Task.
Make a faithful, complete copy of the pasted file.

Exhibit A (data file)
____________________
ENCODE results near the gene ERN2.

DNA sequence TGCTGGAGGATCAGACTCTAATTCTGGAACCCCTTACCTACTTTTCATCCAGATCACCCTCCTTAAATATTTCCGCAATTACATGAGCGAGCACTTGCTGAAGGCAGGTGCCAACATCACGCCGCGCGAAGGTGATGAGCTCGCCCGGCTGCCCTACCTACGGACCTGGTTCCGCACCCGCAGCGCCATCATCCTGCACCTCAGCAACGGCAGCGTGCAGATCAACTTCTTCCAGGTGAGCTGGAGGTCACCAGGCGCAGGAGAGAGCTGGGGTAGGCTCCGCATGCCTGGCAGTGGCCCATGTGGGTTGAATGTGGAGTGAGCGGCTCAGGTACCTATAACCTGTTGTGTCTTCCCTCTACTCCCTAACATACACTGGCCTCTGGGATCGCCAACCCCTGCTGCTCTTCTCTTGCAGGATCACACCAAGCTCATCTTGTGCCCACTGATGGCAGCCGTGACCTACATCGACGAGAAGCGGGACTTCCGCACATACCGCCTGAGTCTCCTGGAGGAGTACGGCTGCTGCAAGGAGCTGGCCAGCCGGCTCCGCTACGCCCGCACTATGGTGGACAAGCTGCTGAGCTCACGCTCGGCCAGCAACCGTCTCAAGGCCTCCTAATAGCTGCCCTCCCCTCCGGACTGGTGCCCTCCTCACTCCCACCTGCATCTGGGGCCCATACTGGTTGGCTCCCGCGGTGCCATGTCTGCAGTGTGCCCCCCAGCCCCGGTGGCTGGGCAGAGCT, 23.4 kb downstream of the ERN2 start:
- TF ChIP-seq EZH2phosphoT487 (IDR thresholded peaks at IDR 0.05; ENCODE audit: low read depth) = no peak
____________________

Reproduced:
ENCODE results near the gene ERN2.

DNA sequence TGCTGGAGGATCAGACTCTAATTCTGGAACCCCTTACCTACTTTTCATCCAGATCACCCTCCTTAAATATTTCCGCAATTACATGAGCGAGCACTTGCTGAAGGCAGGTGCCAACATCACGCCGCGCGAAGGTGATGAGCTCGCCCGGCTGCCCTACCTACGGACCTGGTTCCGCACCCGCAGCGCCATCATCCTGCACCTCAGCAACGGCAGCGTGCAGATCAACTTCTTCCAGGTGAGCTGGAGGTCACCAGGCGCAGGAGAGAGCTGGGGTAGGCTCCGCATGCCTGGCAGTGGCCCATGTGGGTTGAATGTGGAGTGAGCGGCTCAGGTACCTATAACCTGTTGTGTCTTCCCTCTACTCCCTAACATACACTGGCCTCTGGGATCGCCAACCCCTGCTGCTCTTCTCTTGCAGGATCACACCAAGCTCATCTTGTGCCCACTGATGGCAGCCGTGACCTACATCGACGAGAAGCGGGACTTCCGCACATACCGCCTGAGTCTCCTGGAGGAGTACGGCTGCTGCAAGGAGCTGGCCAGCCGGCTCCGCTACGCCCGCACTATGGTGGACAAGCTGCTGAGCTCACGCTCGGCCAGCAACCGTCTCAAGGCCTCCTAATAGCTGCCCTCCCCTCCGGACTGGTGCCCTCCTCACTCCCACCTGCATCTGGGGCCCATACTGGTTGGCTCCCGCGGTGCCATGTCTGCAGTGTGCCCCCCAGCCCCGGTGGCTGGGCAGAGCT, 23.4 kb downstream of the ERN2 start:
- TF ChIP-seq EZH2phosphoT487 (IDR thresholded peaks at IDR 0.05; ENCODE audit: low read depth) = no peak